For the 18th volume of Sgt. Frog we have ten new chapters that catalogue the misadventures of Keroro and his cohorts.

    The first chapter is a back-story about how Momoka Nishizawa actually met Tamama. If you've been following the manga then you already know Momoka is loaded and Tamama is something of a goof. In this origin story we find out that the two met with Tamama crashed Momoka's birthday party. Another alien decided to join in the festivities as well and beat the snot out of the frog. In true heroine fashion Momoka came to Tamama's aide and claimed that his life was now hers. There are some great bits in this chapter and I really appreciated the introduction between Momoka and Fuyuki. Let's just say that there's much ado when they bump into each other.

    The follow-up chapter isn't quite as good, but it's enjoyable nonetheless. In the second one Keroro and his squad get it in their head that the mosquito is a feared adversary of the Pokopenians. They decide to shrink down and basically become mosquitoes, attacking Natsumi. Things don't exactly go as planned and we'll leave it at that. After the mosquito incident Giroro takes over and training Keroro's platoon, and trust me when I tell you that he goes over the top. He basically constructs a giant underground simulation room and puts the frogs through some rigorous things indeed. Sharks, missiles, and giant waves are really only just the beginning (think something big, squishy, and smells like bacon).

    From here the volume goes on to feature a couple of smaller chapters, including a favorite of mine with Fuyuki traveling to the moon to stay at a Keronian hotel. There are some other good ones after this as well, though I'll leave those for fans of the series to discover. I will say that this volume ends on an interesting note and will leave you eagerly anticipating the 19th installment to see what happens.

    From start to finish Sgt. Frog's 18th volume is highly entertaining. The chapters here are fantastic for the most part, though there are a couple clunkers mixed in. Even so there are plenty of laughs and even a few bits of fan service as Yoshizaki caters to some of his audience. The artwork is as awesome as ever, the writing is witty, and the stories are very creative. Sgt. Frog is a winner and this volume is just another fine installment!


    Happy Café Volume 1

    Originally released in Japan in 2005, Happy Café finds itself nestled firmly in the shoujo genre. The manga has apparently gone on to receive other volumes overseas, though here in the States Tokyopop has just released the first one. It should be said that the first volume of a manga is much like the first episode of an anime series, or anything else for that matter. One typically gets a general idea of what it's going to be about, but it's rare when something grabs and hooks you right out of the gate. Kou Matsuzuki's Happy Café is such a release that is kind of hard to gauge from its opening volume.

    Happy Café doesn't offer many surprises. You see a happy looking girl on the cover with a couple of metro boys, and that's pretty much what this manga presents. The story centers around a bakery named Café Bonheur, where its patrons seem to leave happy. This entices 16 year old Uru Takamura to the point she enters the café and offers to work there for free after frequently seeing customers leaving with a smile on their face. She's a spirited little girl with a somewhat troubled past and wants nothing more than to bring happiness to other people. Once she enters the café, however, she notices that some things aren't quite what they seem to be.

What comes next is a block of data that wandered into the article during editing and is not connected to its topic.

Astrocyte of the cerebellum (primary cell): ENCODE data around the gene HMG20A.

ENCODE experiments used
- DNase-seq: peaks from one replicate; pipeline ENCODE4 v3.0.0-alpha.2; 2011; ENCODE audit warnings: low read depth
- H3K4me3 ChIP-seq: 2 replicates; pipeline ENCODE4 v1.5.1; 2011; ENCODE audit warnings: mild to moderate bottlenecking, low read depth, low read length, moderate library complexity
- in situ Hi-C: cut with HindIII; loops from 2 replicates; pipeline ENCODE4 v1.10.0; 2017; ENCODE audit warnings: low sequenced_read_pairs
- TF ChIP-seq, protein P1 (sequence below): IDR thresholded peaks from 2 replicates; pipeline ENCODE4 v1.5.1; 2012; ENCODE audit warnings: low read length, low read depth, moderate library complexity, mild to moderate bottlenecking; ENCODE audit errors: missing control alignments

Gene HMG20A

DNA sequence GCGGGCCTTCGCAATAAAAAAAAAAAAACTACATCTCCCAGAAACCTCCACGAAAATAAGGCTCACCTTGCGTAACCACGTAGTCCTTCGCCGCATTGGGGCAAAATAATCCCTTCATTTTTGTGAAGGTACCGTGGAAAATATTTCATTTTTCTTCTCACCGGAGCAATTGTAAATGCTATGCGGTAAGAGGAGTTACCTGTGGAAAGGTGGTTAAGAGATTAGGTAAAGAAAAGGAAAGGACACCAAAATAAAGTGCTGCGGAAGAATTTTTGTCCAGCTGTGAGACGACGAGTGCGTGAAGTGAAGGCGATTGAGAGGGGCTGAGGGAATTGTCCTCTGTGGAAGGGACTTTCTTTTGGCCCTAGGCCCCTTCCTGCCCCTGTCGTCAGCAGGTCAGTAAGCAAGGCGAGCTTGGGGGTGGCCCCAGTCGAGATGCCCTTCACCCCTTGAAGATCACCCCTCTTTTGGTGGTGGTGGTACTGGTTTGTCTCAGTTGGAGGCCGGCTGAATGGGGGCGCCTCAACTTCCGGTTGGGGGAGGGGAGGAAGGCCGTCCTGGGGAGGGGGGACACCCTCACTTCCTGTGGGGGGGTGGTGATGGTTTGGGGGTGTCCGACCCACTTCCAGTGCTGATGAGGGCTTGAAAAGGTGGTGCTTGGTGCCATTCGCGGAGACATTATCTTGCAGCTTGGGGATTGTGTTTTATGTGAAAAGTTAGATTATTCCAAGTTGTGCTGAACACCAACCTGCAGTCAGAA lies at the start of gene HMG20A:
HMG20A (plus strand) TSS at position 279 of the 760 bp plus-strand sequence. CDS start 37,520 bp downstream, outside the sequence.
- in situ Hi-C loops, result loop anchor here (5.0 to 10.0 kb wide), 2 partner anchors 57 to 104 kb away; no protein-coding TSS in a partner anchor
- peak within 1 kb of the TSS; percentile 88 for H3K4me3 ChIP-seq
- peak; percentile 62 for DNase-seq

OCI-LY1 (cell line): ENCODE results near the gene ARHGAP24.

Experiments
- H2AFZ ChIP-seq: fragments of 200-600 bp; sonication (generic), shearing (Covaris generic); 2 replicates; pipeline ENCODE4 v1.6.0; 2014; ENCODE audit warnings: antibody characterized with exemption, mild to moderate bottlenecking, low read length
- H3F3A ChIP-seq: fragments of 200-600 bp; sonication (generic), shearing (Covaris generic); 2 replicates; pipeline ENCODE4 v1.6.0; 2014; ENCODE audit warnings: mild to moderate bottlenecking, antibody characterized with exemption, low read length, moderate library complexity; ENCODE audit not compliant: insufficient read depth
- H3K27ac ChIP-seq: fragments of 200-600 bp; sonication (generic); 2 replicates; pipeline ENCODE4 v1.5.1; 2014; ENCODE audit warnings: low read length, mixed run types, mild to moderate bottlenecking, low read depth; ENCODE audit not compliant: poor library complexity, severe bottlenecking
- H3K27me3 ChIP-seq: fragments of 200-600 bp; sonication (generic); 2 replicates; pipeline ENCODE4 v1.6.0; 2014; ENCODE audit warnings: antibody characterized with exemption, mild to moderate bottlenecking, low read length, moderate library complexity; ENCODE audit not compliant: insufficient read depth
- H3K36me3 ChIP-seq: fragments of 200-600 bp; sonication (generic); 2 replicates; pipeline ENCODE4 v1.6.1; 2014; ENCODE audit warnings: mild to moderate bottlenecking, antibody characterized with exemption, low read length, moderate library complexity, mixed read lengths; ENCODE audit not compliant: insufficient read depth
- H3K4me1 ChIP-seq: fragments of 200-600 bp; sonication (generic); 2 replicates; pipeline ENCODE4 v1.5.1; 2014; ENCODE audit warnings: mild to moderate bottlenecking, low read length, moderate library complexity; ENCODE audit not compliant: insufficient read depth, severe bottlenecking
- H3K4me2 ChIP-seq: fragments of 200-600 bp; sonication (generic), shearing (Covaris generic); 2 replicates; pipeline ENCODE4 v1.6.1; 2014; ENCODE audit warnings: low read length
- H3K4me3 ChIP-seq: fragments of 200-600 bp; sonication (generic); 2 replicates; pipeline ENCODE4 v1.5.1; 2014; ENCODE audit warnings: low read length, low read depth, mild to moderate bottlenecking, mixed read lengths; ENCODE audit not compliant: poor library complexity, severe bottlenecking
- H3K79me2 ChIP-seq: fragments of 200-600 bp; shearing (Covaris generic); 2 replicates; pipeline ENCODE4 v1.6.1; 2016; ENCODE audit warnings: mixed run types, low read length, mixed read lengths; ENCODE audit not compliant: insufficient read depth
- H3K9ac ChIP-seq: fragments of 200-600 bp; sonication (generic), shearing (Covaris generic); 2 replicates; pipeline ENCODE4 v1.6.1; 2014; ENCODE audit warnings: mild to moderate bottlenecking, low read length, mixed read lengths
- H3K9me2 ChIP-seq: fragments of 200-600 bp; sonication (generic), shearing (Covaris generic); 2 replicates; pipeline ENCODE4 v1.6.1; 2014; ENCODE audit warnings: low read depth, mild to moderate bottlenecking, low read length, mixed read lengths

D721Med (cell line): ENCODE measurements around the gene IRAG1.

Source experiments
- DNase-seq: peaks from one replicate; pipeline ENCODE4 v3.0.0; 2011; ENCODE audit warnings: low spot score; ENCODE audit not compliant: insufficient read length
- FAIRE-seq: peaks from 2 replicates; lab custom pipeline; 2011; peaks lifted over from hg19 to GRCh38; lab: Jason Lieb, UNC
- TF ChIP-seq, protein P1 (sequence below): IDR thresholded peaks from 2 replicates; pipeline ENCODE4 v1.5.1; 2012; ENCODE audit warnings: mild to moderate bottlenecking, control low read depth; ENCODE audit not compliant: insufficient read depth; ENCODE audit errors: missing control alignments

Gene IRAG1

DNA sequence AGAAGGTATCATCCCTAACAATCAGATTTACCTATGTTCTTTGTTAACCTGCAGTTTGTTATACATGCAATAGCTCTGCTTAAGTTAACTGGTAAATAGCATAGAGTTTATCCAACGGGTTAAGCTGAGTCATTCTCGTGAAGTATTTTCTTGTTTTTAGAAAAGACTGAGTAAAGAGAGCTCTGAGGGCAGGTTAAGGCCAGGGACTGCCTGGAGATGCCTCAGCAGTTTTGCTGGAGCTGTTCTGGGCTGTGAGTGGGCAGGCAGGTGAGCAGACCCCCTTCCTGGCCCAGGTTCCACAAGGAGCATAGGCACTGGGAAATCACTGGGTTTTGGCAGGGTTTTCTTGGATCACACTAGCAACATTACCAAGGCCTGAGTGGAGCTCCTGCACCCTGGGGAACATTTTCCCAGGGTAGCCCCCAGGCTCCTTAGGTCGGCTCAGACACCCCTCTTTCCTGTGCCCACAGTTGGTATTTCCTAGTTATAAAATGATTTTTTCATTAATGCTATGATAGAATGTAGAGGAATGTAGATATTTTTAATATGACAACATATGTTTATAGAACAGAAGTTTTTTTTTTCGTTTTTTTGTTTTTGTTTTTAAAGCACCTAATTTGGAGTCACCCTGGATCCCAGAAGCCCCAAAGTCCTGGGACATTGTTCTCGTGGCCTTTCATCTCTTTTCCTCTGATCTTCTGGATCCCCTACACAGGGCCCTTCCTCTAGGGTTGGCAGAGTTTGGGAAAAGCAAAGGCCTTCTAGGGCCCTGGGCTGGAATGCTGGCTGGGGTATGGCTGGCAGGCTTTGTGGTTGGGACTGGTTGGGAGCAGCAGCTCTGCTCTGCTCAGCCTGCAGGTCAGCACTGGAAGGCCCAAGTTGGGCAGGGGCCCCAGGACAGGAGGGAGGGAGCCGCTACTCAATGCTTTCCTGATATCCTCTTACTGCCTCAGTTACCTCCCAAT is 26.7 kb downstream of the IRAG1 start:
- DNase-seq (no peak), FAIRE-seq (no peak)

For starters the baker in the café, Shindo, doesn't appear to be the kind of guy who would instill good feelings in others. He's kind of sullen and violent, frequently hitting people and saying what's on his mind regardless of other's feelings. Be that as it may though, Shindo-san is a remarkable baker and Uru notices that he's quite a different person when he's in the kitchen. He smiles and looks pleasant, which is a far cry from his outward appearance the rest of the time. Joining Shindo at Bonheur is Ichiro, who is well-mannered, but something of a narcoleptic who falls asleep constantly. The only way to revive him is by shoving food in his mouth. Odd, I know, but it's pretty funny and stands as one of the manga's running gags.

    Once the three main characters are introduced; which happens during the first couple of pages, Matsuzuki begins building on their relationships and personalities. Uru, Shindo, and Ichiro are interesting enough by themselves, but I must say that they do play off each other quite well in this volume. Uru seems to be smitten with Shindo, Shindo sees a little of himself in Uru, and Ichiro is almost too nonchalant for his own good. There are many amusing bits that stem from their interactions, but anything resembling an interesting, cohesive story is not really part of the equation.

    Happy Café seems almost too content to just keep things in neutral for this volume. Some stuff happens, but it's nothing that will really hook readers. There is plenty of potential for sure and the characters are fun enough so there may be some nice developments in the next volume. Now that the introductions are out of the way one would hope that Matsuzuki would take the plot to the next level.

    As far as the artwork is concerned, Matsuzuki's style is pretty attractive and detailed at times. There are many points in this volume where there are no backgrounds and at times characters are merely represented by outlines and simple shapes. Despite some of these shortcuts the manga looks quite nice and the art style is very enjoyable.

    If you're looking for a new manga to sink your teeth into Happy Café may be right up your alley. Then again, you really have to be looking for a shoujo comedy in order to appreciate anything that happens here, because there's not much else. The unfortunate part about this first installment is the fact that nothing really happens here. The story doesn't become interesting and the character development only goes so far. Hopefully the next volume will change that, but until then this one looks to have some promise.